intellectual-property /  property
The importance of moral rights
3rd Sep 2020
The importance of moral rights - Linkilaw Solicitors
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Moral rights are an important consideration when companies are planning on utilising and/or exploiting creative works, as they give the creator or author of that work a number of rights that need to be considered. This article looks at those moral rights, as well as how to document a waiver of such rights to ensure that a company can utilise creative works as it wishes.

What are moral rights?

Moral rights recognise the creative value of literary, dramatic, film, musical and artistic works. The creator of those works may have invested significant time, value, energy and creative input and as such moral rights protect these creative, non-economic interests.

 There are four moral rights recognised in the UK:

  1. The right to attribution (the right to be recognised as the author of a work, otherwise known as the right of paternity)
  2. The right to object to derogatory treatment of a work (alteration to a work that would detrimentally affect the reputation of the author, otherwise known as the right of integrity)
  3. The right to object to false attribution (the right to object to work you did not create)
  4. The right to privacy of certain photographs and films (to prevent the publishing of work in a public forum without permission).

For what work are moral rights applicable and how long do these rights last?

Moral rights are applicable for the following works: literary, dramatic, film, musical, artistic and some performance works. They do not apply in the case of sound recordings, broadcasts or typographical arrangements.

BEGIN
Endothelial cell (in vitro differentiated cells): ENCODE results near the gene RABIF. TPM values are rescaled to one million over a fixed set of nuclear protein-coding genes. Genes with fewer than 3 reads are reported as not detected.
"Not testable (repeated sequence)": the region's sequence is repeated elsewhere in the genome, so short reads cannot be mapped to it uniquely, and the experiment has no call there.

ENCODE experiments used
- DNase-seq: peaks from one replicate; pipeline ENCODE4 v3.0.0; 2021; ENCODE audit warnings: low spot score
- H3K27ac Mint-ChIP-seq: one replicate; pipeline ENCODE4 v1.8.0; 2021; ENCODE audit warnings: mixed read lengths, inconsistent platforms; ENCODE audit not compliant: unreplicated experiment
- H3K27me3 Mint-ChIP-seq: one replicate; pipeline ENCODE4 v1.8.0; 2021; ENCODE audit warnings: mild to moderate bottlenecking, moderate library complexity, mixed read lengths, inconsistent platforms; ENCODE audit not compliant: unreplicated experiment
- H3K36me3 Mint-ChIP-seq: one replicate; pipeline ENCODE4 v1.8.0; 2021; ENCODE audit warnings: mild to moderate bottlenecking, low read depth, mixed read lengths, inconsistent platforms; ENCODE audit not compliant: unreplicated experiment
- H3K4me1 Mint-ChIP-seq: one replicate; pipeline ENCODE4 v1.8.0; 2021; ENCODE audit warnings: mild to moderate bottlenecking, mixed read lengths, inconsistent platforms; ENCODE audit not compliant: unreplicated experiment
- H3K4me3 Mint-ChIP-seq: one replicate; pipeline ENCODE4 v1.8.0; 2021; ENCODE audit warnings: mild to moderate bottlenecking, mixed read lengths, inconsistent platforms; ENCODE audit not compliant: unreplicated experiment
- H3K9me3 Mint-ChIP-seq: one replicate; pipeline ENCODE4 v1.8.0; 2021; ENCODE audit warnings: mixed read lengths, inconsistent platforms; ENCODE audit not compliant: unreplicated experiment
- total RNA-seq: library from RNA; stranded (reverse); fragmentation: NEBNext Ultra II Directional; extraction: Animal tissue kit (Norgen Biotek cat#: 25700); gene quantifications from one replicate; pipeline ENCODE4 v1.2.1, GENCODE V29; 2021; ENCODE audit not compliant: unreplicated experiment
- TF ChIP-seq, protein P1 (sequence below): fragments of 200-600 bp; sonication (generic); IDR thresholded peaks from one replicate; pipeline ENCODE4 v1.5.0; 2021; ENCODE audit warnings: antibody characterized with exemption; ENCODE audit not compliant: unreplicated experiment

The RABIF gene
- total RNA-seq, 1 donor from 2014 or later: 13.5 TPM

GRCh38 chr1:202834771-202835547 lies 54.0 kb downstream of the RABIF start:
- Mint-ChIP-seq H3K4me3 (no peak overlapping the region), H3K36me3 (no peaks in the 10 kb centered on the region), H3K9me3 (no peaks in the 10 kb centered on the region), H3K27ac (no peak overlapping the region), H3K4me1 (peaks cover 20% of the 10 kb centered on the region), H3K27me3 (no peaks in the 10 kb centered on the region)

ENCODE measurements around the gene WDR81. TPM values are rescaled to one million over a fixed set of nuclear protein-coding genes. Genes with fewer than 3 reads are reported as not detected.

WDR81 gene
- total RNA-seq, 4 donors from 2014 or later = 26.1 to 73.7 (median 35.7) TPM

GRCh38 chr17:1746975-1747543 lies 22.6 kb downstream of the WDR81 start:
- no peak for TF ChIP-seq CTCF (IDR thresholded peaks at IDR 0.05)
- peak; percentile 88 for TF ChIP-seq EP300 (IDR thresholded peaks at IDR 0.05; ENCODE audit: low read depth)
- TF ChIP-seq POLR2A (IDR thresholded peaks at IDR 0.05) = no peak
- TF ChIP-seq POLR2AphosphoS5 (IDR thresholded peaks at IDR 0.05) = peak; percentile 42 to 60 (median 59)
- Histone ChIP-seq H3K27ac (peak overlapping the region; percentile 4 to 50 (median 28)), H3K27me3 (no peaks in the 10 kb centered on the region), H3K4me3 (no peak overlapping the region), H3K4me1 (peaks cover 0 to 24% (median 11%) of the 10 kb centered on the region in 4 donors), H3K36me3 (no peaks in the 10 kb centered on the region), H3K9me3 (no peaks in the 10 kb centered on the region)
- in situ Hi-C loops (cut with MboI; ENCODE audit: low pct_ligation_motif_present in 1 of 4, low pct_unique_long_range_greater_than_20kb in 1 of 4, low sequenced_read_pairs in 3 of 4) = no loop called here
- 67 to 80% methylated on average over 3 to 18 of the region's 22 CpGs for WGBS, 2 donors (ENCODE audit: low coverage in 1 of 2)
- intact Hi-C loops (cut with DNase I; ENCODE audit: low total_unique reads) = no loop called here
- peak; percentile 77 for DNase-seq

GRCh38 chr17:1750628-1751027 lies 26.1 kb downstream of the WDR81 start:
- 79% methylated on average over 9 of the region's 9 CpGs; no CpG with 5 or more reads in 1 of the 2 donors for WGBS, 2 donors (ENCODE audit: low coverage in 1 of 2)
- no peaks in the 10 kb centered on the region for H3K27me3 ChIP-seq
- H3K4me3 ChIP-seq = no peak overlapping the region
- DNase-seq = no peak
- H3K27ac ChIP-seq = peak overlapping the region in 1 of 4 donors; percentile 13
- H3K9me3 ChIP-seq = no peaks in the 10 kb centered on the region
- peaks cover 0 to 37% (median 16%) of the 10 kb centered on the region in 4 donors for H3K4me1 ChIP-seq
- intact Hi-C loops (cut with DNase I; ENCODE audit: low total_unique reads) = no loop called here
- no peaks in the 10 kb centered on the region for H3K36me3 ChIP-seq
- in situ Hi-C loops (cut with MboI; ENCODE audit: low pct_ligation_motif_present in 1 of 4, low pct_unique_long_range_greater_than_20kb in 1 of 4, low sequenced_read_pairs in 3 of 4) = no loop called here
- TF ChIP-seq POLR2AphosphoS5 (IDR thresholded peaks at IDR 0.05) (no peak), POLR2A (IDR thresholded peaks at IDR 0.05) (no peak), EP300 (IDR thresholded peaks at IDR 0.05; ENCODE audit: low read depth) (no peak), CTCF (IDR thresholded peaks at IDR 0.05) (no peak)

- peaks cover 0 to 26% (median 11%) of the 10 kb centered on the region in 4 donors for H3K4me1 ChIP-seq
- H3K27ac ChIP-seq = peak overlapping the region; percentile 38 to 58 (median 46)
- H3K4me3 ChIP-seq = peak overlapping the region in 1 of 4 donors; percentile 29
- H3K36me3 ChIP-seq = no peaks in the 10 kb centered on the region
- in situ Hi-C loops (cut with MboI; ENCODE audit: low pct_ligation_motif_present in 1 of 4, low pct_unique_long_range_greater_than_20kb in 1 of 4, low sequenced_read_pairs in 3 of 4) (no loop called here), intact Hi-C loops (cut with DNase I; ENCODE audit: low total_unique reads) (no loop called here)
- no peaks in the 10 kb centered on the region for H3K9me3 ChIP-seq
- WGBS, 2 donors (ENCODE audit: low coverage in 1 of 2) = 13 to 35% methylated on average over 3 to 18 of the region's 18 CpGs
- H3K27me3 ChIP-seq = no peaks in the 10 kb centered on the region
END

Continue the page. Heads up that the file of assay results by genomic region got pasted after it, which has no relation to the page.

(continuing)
The rights of paternity, integrity and privacy last for the normal term of copyright, which is the life of the author plus 70 years.

The right to prevent false attribution is limited to 20 years after the death of the author.

Moral rights do not apply to all types of work e.g. the rights of identity and integrity do not apply to computer programs.

In order to ensure a company has the right to use creative works as it wishes, it is normal to see statements in rights-acquisition and licensing documents that all relevant moral rights have been waived (as they are unable to be assigned).


Moral rights issues relating to employees and consultants

Moral rights do not apply in all circumstances and where a work is created by an employee and therefore usually belongs to the employer, there are only limited moral rights.

To ensure an employer gets the full benefit of the employee’s work, it is usual to include a waiver in the employment contract that automatically releases or partly releases employers from the burdens of the four above named moral rights which are vested in their employees.

Similarly, for consultants, companies commissioning works it is also strongly advised to obtain a waiver of the moral rights arising in respect of the works they commission (with the exception of computer programs or computer-generated works which do not attract moral right protection).

An example of a moral right wavier:

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“You waive any moral rights in the Inventions and Works to which You are now or may at any future time be entitled under Chapter IV of the Copyright Designs and Patents Act 1988 or any similar provisions of the law in any jurisdiction, including (but without limitation) the right to be identified, the right of integrity and the right against false attribution, and agrees not to institute, support, maintain or permit any action or claim to the effect that any treatment, exploitation or use of such Inventions or Works or other materials infringes on your moral rights.”


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Our legal commentary is not intended to be a comprehensive review of all developments in the law and practice. Please seek legal advice before applying it to specific issues or transactions.

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